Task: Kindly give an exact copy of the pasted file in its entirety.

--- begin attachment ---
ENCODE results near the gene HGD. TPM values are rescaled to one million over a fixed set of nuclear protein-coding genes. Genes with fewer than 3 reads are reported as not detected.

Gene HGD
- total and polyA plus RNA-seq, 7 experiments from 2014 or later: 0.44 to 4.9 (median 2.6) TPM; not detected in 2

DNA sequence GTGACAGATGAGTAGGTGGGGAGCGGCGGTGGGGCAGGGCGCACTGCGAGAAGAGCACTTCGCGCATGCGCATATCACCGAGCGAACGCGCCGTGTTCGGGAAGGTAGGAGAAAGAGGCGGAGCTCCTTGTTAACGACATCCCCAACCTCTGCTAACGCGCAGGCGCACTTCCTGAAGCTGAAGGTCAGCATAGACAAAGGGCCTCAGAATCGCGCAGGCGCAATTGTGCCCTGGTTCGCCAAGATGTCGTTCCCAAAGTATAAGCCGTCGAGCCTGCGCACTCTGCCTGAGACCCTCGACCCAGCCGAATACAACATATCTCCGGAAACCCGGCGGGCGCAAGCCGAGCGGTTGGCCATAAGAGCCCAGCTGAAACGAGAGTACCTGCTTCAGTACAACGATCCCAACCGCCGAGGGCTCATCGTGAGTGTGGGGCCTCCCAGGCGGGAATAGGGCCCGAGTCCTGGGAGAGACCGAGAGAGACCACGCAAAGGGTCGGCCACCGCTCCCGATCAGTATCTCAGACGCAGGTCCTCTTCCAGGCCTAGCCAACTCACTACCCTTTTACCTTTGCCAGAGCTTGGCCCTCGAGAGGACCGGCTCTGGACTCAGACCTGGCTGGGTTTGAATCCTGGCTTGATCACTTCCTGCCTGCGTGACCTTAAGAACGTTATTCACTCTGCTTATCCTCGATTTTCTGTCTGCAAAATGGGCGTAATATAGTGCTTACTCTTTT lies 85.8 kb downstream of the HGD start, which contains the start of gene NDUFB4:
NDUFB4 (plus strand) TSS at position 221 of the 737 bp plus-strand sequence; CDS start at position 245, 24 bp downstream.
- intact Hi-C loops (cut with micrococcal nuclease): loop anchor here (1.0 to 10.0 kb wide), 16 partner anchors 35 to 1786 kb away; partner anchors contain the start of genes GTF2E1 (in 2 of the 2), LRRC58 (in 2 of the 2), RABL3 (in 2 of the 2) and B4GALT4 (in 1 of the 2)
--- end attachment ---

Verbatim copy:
ENCODE results near the gene HGD. TPM values are rescaled to one million over a fixed set of nuclear protein-coding genes. Genes with fewer than 3 reads are reported as not detected.

Gene HGD
- total and polyA plus RNA-seq, 7 experiments from 2014 or later: 0.44 to 4.9 (median 2.6) TPM; not detected in 2

DNA sequence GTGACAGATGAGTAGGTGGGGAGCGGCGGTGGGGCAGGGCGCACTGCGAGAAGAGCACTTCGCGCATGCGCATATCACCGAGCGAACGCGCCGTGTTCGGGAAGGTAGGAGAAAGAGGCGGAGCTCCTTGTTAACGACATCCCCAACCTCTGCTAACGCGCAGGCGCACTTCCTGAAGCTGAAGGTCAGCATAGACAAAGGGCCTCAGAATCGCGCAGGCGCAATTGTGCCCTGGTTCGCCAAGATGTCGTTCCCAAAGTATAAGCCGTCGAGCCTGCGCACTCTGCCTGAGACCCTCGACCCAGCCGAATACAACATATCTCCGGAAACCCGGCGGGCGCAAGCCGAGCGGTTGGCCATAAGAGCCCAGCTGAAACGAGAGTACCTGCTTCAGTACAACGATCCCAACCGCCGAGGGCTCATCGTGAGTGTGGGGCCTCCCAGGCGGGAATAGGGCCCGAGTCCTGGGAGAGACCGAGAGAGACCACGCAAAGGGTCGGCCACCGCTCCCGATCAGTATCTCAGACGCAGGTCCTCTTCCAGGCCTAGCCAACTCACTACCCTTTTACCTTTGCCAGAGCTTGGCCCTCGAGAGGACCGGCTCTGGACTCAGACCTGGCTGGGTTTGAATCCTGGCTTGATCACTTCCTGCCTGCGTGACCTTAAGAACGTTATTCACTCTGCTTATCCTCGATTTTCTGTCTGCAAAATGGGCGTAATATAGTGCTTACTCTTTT lies 85.8 kb downstream of the HGD start, which contains the start of gene NDUFB4:
NDUFB4 (plus strand) TSS at position 221 of the 737 bp plus-strand sequence; CDS start at position 245, 24 bp downstream.
- intact Hi-C loops (cut with micrococcal nuclease): loop anchor here (1.0 to 10.0 kb wide), 16 partner anchors 35 to 1786 kb away; partner anchors contain the start of genes GTF2E1 (in 2 of the 2), LRRC58 (in 2 of the 2), RABL3 (in 2 of the 2) and B4GALT4 (in 1 of the 2)